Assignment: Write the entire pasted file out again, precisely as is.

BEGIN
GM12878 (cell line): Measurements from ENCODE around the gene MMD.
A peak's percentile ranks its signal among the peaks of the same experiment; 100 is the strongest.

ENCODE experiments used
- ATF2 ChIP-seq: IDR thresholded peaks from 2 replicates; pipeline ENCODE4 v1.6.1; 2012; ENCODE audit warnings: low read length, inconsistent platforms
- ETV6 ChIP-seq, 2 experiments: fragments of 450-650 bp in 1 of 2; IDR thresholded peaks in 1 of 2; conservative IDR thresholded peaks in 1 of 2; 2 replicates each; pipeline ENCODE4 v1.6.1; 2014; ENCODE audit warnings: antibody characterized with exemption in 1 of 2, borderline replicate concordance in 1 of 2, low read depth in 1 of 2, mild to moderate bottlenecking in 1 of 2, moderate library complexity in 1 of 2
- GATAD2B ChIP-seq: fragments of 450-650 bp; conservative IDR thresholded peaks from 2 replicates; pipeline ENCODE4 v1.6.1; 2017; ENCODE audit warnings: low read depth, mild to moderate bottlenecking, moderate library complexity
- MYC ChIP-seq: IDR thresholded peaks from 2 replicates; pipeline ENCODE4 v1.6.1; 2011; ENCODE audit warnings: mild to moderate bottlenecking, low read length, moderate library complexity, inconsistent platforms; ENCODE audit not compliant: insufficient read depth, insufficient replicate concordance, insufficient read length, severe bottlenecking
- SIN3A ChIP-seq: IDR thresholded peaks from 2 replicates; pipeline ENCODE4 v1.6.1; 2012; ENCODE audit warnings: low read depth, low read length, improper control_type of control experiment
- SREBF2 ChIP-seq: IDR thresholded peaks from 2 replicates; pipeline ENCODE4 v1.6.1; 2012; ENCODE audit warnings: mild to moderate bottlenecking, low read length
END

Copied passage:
GM12878 (cell line): Measurements from ENCODE around the gene MMD.
A peak's percentile ranks its signal among the peaks of the same experiment; 100 is the strongest.

ENCODE experiments used
- ATF2 ChIP-seq: IDR thresholded peaks from 2 replicates; pipeline ENCODE4 v1.6.1; 2012; ENCODE audit warnings: low read length, inconsistent platforms
- ETV6 ChIP-seq, 2 experiments: fragments of 450-650 bp in 1 of 2; IDR thresholded peaks in 1 of 2; conservative IDR thresholded peaks in 1 of 2; 2 replicates each; pipeline ENCODE4 v1.6.1; 2014; ENCODE audit warnings: antibody characterized with exemption in 1 of 2, borderline replicate concordance in 1 of 2, low read depth in 1 of 2, mild to moderate bottlenecking in 1 of 2, moderate library complexity in 1 of 2
- GATAD2B ChIP-seq: fragments of 450-650 bp; conservative IDR thresholded peaks from 2 replicates; pipeline ENCODE4 v1.6.1; 2017; ENCODE audit warnings: low read depth, mild to moderate bottlenecking, moderate library complexity
- MYC ChIP-seq: IDR thresholded peaks from 2 replicates; pipeline ENCODE4 v1.6.1; 2011; ENCODE audit warnings: mild to moderate bottlenecking, low read length, moderate library complexity, inconsistent platforms; ENCODE audit not compliant: insufficient read depth, insufficient replicate concordance, insufficient read length, severe bottlenecking
- SIN3A ChIP-seq: IDR thresholded peaks from 2 replicates; pipeline ENCODE4 v1.6.1; 2012; ENCODE audit warnings: low read depth, low read length, improper control_type of control experiment
- SREBF2 ChIP-seq: IDR thresholded peaks from 2 replicates; pipeline ENCODE4 v1.6.1; 2012; ENCODE audit warnings: mild to moderate bottlenecking, low read length